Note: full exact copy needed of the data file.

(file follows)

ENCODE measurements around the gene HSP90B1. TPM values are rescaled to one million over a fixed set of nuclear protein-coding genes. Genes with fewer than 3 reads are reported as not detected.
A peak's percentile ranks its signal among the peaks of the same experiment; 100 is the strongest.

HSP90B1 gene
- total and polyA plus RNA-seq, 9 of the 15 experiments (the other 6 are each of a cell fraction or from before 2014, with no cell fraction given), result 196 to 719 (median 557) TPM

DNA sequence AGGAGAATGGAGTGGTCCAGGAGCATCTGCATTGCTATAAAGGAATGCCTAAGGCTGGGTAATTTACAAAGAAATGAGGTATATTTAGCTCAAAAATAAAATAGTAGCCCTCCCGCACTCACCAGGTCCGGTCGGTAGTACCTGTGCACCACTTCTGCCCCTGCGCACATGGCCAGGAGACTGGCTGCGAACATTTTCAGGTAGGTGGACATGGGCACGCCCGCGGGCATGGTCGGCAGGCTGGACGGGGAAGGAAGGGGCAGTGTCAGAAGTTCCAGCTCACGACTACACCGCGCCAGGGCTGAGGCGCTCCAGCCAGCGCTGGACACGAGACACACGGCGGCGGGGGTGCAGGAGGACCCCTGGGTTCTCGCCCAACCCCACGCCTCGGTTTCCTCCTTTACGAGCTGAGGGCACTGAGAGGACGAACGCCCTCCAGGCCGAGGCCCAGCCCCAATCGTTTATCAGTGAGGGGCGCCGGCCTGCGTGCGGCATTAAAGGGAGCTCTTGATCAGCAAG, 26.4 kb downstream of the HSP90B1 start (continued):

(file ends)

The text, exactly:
ENCODE measurements around the gene HSP90B1. TPM values are rescaled to one million over a fixed set of nuclear protein-coding genes. Genes with fewer than 3 reads are reported as not detected.
A peak's percentile ranks its signal among the peaks of the same experiment; 100 is the strongest.

HSP90B1 gene
- total and polyA plus RNA-seq, 9 of the 15 experiments (the other 6 are each of a cell fraction or from before 2014, with no cell fraction given), result 196 to 719 (median 557) TPM

DNA sequence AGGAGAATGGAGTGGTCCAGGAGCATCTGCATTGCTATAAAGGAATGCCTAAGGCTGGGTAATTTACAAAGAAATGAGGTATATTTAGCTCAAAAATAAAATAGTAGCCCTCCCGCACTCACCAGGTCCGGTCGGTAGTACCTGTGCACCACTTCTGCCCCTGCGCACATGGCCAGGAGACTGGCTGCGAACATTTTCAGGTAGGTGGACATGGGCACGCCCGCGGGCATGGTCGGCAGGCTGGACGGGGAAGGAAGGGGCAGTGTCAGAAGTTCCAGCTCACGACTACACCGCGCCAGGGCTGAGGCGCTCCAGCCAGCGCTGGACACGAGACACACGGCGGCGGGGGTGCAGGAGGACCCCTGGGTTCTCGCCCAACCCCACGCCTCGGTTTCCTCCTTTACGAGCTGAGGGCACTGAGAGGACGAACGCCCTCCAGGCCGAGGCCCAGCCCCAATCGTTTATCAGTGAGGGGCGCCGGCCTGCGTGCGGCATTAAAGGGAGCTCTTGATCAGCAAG, 26.4 kb downstream of the HSP90B1 start (continued):